• My first question is: What happened? As in, what happened to the characters? What happened to the character relationships? What happened to the story's depth? Make it make sense. - Picking up right where the first book left off (i.e. characters are leaving the glamorous, over-the-top dramatic world of Loveboat and going back into their ordinary lives), it was difficult to miss the staggering discontinuity between the books right away.
• The downfall of Loveboat Reunion truly lies in its choice of protagonist. Without any room for argument, Sophie Ha was rightfully positioned as the antagonist of the first book. - I was never on board with While I was curious to see how the author intended to redeem Sophie's character, practically erasing her actions and allowing her to walk away without consequences was definitely not the route to take. - In fact, it was quite infuriating that Sophie's key takeaway from what happened was "Oopsie, I guess it's very un-girlboss of me to have been so obsessed with getting a rich boyfriend." - Speaking of, why is Sophie suddenly a reformed girlboss (or #bossgirl, as used in the book) with a newfound interest in AI and algorithms? What a weird, came-out-of-nowhere development. Especially since she had never even hinted at being interested in STEM. If anything, STEM seemed like a means to an end in her quest to become an ultra-successful millionaire. - TL;DR: No redemption to be found. And if anything, I hate Sophie even more now.
• Similar to Loveboat Taipei, Xavier is easily the most interesting and most compelling character in this book. - Forced back to high school, Xavier finally confronts his dyslexia and how it impacts his life, which was marvelous to read about. On top of that, the book shows a deeper, more intimate portrait of the Yeh empire - and the dysfunctional family dynamics that uphold such a legacy. - My heart was constantly hurting for Xavier and ached to protect him from everything bad in the world. - Having Xavier as the story's leading man is sincerely the only silver lining that Loveboat Reunion has to offer. Even though it meant having to witness Xavier fall for Sophie for a second time.
• Despite the book's title, the reunion of the Loveboat gang was underwhelming and left a lot to be desired. I was expecting an intimate (but still really fun!) affair - and instead, I got half-baked party planning with invites extended to virtual strangers who shamelessly take advantage of Xavier and his wealth. And of course, all of it is Sophie's fault. By the way,
• A second-chance romance between Xavier and Sophie just does not make a lick of sense at all. The idea was doomed from the moment it was even hinted at. You can quote me on this.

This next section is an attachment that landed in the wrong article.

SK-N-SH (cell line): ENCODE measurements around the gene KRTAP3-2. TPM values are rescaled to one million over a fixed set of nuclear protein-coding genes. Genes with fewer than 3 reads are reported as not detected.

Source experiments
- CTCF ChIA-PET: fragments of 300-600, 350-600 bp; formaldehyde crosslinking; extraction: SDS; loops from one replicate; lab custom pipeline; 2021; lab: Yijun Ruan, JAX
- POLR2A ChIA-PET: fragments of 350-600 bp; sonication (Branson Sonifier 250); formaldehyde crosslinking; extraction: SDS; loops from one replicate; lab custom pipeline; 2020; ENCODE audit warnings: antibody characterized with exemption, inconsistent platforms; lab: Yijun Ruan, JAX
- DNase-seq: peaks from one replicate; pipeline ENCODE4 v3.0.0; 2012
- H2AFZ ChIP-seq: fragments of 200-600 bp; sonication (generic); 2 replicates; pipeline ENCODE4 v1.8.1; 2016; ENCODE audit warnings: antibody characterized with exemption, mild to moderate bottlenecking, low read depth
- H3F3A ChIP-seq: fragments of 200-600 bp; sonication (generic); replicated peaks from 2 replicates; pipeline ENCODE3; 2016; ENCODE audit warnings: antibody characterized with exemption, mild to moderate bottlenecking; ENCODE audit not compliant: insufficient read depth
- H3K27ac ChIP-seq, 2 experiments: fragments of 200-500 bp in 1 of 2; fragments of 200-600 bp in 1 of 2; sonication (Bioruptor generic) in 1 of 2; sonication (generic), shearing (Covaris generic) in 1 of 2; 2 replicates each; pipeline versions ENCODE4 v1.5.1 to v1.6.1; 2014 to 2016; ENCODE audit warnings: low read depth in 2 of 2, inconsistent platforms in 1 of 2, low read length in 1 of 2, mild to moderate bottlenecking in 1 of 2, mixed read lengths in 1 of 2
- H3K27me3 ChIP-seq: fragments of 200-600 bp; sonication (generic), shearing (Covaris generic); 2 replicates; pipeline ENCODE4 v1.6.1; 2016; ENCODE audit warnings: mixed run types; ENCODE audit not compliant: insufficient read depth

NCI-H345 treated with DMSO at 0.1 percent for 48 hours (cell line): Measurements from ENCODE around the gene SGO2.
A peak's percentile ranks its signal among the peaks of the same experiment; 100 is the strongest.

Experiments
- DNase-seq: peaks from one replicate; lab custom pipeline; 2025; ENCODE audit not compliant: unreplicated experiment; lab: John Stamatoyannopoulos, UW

I'd like to introduce you to Abigail Hing Wen, one of my new instabuy authors.
I thought Loveboat, Taipei was good, fun, a four star read. But Loveboat Reunion? I loved it! It felt more mature, I would consider it in the category of New Adult as all the characters are 18+. Sophie is a freshwoman in college, Xander has to repeat high school due to his severe dyslexia and trouble with reading. There are no sex scenes at all, but it does deal with some heavy things like parental abuse. Loveboat Reunion manages to explore a lot of the gray shades in relationships, the disconnect, the many faces one person can have. It also treats its characters with the outmost care, taking time to paint Xander's and Sophies' lives and inner struggles.
Sophie feels like there is a tornado inside her that sometimes just can't be controlled, and leads her to make terrible decisions. She could have easily fallen into the box of mean girl, but after patching things up with Ever, her new best friend, she is more adamant than ever that she will be turning her life around and leaving behind MARRYMESOPHIE. She will pursue her interests, and take care of herself and her family on her own, with no need for a husband. In order to do this she needs to get into an exclusive freshmen year class for AI, led by one of the top professors in the field. She will need to impress with her project in order to get out of the waitlist. To that end she will have no time for boyfriends, or guys in general.
Xander was basically kidnapped by his father and sent to repeat his senior year in high school; he either graduates, or never gets a single dime of his inheritance. Xander relents, as the only way to truly escape his abusive father is through financial freedom. Xander has to deal with familial expectations, and the shame that his having dyslexia brings to his father, and therefore his picture perfect family. While I do believe Xander would have benefitted from some therapy, it was nice seeing him deal with his issues head on. Xander can also present a false imagine of himself, and through his friendship with Sophie he is able to open up and be himself for the first time in a while. He could come off sometimes as spoiled and annoying, but it is understandable once his layers are peeled back and we are shown his history/the men in his family that have made his life near impossible.
My one main thing that sometimes got me out of the story was the way Sophie was able to pull strings in such a way to make everything near perfect for everyone. It is very... unrealistic, but that is not what we are here for? The world they navigate is full of glamour, but Sophie herself doesn't come from that world (which is something she struggles with) but she is able to make things happen as is she were a natural in the world. A little unrealistic, but it is wish fulfillment and not a gritty real world situation. It wasn't something that took me out of the story, but sometimes I just briefly rolled my eyes at.
I kept coming back to Loveboat Reunion again and again. I thought about it when I wasn't reading, and tried to take my time because it doesn't seem like it will have a sequel. I loved the journey, appreciated the slow burn relationship building between Xander and Sophie. This is a second chance book that works, because the first time around Xander and Sophie were really giving each other the worst of each, they were not being real, authentic. By creating a friendship first they were able to crack the door into their true selves, and it ends up working really well. I will be looking forward to anything else Abigail Hing Wen writes! Recommend 100%
Pre-publication comment: If this isn't about Xavier and Sophie... I WILL REBEL.